09/23/2014 - Stand Up and Be Counted: Better Data Collection on Youth Experiencing Homelessness through the Point-in-Time Count
By Peter Nicewicz, USICH Management and Program Analyst
HUD’s annual Point-in-Time (PIT) count serves as the most consistent year-to-year measure of the number of people experiencing homelessness in America. For this reason, USICH uses the PIT count as our primary measure of our progress in achieving the goals of preventing and ending homelessness set in Opening Doors. The PIT count also provides a reliable estimate of the prevalence of homelessness among three population groups: people experiencing chronic homelessness, Veterans, and families. However, the PIT count has been limited in providing a national estimate for one important Opening Doors population: youth unaccompanied by adults.
By Liz Osborn
Homelessness has many faces. People experiencing homelessness can be old or young, male or female, and can come from any ethnic background. But when one thinks of a person experiencing homelessness in this country, few people picture the face of a child. The fact is, nearly one-quarter of all people experiencing homelessness at a point in time are children, and most of them are very young. In one 2013 Abt Associates study on family homelessness, almost a third of the participating children were two years old or younger, and more than half were under the age of five.
09/03/2014 - Two Tennessee Partnerships Create Effective Solutions for Youth Experiencing Homelessness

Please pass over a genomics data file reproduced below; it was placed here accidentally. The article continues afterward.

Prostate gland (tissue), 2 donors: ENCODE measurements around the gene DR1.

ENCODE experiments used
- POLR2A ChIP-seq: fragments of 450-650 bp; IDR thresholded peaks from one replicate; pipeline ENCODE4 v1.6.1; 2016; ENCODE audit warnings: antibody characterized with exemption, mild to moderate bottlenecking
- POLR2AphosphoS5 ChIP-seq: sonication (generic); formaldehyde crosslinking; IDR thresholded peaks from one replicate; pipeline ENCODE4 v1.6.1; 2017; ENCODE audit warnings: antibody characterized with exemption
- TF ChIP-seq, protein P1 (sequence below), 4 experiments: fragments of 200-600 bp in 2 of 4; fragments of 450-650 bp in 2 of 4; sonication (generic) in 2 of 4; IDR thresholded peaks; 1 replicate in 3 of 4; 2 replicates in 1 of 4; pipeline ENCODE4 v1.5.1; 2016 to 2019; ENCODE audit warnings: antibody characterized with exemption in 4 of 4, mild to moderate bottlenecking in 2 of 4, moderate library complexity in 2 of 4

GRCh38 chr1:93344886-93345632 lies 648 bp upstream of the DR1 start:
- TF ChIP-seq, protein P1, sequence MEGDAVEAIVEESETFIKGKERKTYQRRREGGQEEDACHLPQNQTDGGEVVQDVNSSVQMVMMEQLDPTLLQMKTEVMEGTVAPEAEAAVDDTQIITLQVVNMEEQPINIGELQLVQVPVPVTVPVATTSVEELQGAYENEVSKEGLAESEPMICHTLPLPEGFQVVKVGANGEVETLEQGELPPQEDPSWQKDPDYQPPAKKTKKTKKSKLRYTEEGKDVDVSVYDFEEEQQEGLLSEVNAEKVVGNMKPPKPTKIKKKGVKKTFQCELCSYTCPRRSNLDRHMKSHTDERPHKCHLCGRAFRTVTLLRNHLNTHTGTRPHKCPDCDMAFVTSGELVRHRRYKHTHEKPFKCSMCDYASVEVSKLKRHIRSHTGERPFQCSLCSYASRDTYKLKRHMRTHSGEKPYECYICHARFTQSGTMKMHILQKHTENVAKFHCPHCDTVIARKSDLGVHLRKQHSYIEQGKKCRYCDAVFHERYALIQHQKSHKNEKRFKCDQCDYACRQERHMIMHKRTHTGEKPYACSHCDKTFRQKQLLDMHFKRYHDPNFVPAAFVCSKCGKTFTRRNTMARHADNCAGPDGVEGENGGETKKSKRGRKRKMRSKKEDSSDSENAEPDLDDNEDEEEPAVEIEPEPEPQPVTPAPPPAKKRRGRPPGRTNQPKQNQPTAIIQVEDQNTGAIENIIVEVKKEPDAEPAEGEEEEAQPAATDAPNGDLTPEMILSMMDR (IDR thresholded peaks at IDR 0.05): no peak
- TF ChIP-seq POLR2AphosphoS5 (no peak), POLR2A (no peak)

Early in 2012, the National Association for the Education of Homeless Children and Youth (NAEHCY) contacted advocates and educators in northeast Tennessee to discuss recent increases in youth homelessness in the region. Area school districts were showing stark increases in student homelessness, including jumps of nearly 50 percent in Kingsport City Schools and 36 percent in Johnson City Schools. In addition, the National Runaway Safeline registered calls originating from east Tennessee at nearly twice the rate of calls from urban areas like San Francisco and Seattle.
That was the beginning of two partnerships that are making a difference in ending youth homelessness in the region. Read more.
By Debbie Thiele and Katy Miller
This week CSH, in partnership with the Washington Low Income Housing Alliance, published Creating a Medicaid Supportive Housing Services Benefit. In the white paper CSH lays out an easy-to-follow framework for states that want to create a Medicaid benefit to pay for the services in supportive housing. The framework consists of five action steps: 1) Determine benefit eligibility criteria; 2) Define the package of services to be delivered; 3) Align the state Medicaid plan; 4) Establish a financing and reinvestment strategy; and 5) Operationalize the benefit.
by Danielle Ferrier and Beatriz McConnie Zapater
There are nearly 6,000 unaccompanied youth in Massachusetts. Experiencing homelessness often prevents motivated, hard-working youth from graduating high school and achieving success. A Journal of Emotional and Behavioral Disorders article shows that without intervention, only about 27 percent of them will graduate high school. Opening Doors, the federal strategic plan to prevent and end homelessness, sets a goal of ending youth homelessness by 2020 by ensuring communities can connect youth with stable housing, permanent connections, education, and employment all while improving youths’ social and emotional well-being.